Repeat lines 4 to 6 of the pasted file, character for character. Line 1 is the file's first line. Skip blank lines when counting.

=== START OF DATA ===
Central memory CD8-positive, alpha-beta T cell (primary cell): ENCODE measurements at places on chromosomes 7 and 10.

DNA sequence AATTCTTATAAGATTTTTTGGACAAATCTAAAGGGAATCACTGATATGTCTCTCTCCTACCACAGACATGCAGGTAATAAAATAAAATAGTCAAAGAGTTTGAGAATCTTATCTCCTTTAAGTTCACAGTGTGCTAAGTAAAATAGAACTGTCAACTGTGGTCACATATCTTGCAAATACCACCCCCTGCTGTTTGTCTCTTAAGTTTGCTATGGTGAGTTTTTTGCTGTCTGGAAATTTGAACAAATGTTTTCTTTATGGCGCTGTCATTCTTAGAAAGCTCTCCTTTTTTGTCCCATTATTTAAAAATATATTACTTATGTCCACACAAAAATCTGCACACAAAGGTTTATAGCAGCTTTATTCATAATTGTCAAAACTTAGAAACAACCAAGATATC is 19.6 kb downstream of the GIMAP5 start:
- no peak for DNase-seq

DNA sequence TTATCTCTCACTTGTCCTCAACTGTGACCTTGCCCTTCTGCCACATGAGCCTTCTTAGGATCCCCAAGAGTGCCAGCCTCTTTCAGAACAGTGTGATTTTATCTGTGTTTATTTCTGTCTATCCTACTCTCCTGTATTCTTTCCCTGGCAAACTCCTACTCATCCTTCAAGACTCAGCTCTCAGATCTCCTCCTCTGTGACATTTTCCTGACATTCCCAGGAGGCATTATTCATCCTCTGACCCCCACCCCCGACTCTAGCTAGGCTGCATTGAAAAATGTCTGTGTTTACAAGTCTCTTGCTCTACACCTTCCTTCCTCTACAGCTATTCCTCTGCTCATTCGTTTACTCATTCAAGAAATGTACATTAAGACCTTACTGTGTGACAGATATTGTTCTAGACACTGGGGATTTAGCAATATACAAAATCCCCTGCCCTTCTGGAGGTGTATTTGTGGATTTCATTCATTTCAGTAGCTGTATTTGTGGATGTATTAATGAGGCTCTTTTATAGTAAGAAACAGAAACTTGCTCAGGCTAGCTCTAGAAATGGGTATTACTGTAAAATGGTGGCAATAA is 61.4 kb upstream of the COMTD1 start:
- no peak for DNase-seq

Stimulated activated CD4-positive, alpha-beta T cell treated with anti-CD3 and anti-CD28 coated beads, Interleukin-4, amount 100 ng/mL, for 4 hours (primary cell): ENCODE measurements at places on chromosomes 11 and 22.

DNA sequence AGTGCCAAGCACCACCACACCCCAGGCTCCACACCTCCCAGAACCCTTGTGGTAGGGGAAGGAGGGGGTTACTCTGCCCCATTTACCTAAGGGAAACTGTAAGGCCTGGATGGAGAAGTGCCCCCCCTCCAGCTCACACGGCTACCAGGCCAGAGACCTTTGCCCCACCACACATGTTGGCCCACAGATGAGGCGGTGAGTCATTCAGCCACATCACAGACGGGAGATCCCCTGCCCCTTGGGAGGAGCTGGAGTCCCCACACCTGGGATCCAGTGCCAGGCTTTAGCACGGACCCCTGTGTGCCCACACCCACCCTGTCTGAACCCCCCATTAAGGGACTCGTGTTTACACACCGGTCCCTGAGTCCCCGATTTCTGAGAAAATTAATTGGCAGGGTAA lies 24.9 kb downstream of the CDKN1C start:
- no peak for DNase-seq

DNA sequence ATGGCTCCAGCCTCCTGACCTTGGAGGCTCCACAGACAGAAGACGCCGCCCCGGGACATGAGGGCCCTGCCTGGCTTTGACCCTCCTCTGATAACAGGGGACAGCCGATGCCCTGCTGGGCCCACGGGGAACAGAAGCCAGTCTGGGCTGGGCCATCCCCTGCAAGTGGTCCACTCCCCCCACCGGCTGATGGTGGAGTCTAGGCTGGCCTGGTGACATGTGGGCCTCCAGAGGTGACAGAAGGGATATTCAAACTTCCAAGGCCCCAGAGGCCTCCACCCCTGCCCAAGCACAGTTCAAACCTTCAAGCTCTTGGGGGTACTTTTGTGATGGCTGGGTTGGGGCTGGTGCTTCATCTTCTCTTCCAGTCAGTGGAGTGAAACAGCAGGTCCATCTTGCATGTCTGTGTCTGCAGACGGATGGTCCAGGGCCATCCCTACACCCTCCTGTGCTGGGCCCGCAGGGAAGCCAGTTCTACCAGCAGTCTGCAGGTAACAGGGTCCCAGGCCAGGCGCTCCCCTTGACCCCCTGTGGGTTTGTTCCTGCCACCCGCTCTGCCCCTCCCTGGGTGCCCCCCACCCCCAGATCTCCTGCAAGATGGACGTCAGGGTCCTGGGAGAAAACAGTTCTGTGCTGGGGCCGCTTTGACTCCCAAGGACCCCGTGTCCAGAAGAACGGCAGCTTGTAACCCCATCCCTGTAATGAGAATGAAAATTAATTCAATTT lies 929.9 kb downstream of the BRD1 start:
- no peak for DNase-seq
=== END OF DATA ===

DNA sequence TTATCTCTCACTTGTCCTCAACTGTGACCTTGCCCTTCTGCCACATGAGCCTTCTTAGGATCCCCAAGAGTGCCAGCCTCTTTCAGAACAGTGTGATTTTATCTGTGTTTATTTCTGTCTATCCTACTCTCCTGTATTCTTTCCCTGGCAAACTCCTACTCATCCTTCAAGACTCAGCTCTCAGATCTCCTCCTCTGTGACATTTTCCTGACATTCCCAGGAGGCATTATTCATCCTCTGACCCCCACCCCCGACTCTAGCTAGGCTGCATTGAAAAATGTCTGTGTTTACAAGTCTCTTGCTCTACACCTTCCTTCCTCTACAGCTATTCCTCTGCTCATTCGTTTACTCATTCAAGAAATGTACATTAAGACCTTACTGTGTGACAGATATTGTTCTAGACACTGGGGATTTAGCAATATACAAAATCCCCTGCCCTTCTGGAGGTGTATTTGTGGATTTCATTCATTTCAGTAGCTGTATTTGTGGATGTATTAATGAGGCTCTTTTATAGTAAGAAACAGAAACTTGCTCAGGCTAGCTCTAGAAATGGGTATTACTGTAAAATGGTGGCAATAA is 61.4 kb upstream of the COMTD1 start:
- no peak for DNase-seq

Stimulated activated CD4-positive, alpha-beta T cell treated with anti-CD3 and anti-CD28 coated beads, Interleukin-4, amount 100 ng/mL, for 4 hours (primary cell): ENCODE measurements at places on chromosomes 11 and 22.